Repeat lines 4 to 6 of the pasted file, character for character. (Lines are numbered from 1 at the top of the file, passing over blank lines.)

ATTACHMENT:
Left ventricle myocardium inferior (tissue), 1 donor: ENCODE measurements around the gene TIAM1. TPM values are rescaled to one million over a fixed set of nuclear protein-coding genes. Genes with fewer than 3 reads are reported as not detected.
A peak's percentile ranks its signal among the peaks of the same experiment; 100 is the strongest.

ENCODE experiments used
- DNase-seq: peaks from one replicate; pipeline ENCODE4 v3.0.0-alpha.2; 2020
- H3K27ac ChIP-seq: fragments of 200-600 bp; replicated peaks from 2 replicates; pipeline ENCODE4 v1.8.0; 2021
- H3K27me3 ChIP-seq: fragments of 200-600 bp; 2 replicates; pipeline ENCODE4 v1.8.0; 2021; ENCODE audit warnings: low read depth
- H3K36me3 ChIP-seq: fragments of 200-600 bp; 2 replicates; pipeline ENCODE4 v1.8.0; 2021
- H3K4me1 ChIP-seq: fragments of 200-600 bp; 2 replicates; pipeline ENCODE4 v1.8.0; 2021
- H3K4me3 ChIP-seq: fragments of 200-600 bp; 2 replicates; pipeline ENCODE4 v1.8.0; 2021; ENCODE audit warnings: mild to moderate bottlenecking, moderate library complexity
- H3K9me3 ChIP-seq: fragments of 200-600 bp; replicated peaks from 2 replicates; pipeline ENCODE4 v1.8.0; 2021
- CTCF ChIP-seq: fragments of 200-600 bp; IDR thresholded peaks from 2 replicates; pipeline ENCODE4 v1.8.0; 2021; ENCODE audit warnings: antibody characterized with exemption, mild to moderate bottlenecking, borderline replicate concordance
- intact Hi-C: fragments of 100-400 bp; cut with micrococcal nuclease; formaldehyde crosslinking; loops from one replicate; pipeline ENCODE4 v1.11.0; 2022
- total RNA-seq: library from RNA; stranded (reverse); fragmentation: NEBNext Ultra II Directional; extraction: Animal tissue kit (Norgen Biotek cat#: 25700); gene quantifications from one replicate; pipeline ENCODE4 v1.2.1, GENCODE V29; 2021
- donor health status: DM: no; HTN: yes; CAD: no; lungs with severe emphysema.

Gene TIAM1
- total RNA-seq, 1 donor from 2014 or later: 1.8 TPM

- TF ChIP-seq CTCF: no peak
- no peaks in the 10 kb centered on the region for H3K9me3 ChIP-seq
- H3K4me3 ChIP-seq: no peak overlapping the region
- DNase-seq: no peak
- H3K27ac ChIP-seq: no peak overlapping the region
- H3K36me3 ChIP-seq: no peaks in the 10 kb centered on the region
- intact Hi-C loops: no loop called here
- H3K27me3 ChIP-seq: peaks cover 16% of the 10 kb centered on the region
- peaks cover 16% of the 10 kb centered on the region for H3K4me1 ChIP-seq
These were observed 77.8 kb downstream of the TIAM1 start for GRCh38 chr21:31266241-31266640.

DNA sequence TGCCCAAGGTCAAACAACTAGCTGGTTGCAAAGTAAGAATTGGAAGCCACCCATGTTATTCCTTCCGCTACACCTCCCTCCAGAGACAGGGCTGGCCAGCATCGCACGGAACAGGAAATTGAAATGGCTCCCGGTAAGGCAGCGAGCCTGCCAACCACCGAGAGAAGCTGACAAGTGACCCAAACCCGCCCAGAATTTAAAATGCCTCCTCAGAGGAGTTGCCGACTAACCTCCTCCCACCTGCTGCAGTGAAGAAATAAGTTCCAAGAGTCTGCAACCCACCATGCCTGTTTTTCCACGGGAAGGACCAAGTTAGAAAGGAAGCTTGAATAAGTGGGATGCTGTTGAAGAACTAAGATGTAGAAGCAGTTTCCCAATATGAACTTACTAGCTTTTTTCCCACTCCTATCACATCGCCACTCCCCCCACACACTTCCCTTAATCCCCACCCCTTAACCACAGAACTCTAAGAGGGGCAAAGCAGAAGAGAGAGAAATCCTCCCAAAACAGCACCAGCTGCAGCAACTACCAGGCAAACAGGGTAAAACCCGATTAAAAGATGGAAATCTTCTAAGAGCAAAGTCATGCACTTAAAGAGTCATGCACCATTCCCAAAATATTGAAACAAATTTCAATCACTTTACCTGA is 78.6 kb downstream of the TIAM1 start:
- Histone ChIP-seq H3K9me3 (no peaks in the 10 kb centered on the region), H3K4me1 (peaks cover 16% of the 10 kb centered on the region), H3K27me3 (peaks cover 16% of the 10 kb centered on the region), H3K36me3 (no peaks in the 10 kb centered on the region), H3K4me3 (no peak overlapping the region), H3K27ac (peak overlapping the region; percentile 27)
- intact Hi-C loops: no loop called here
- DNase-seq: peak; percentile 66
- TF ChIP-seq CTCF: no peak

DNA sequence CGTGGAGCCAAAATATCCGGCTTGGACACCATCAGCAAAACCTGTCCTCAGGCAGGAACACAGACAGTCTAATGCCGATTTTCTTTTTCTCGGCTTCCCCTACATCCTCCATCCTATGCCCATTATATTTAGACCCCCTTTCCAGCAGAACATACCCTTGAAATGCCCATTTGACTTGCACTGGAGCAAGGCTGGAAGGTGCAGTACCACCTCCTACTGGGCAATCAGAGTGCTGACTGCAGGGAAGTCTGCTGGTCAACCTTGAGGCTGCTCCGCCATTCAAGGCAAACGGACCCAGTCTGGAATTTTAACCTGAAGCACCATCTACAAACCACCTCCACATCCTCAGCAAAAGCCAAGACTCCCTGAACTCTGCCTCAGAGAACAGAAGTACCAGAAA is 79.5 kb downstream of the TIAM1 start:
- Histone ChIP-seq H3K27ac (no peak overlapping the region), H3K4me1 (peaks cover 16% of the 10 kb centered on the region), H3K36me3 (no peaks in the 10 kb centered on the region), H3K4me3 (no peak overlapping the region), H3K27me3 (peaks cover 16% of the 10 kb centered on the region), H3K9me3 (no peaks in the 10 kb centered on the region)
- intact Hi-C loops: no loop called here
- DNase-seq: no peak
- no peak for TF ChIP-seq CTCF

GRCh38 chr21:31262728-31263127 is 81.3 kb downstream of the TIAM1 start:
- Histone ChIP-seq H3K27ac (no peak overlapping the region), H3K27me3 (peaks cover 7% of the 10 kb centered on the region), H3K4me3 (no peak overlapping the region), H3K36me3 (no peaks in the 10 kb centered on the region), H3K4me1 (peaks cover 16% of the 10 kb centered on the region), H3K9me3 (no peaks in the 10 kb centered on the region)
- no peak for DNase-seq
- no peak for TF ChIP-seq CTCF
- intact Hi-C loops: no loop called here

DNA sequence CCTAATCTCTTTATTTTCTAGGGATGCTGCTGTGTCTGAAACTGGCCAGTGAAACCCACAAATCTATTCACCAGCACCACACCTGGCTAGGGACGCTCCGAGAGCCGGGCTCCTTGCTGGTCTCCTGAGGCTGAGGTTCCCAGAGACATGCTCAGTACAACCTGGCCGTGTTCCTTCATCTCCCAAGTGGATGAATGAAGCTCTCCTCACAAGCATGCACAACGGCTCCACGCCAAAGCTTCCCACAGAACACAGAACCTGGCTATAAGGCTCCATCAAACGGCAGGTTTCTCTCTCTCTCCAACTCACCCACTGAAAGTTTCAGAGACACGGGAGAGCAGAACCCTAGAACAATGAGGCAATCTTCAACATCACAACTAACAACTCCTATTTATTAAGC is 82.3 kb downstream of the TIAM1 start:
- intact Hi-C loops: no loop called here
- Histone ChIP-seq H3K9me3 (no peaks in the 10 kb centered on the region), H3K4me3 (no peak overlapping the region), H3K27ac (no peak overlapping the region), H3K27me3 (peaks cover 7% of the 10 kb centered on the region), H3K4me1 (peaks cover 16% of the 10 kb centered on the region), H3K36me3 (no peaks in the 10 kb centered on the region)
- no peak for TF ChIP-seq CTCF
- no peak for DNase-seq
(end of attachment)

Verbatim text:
- DNase-seq: peaks from one replicate; pipeline ENCODE4 v3.0.0-alpha.2; 2020
- H3K27ac ChIP-seq: fragments of 200-600 bp; replicated peaks from 2 replicates; pipeline ENCODE4 v1.8.0; 2021
- H3K27me3 ChIP-seq: fragments of 200-600 bp; 2 replicates; pipeline ENCODE4 v1.8.0; 2021; ENCODE audit warnings: low read depth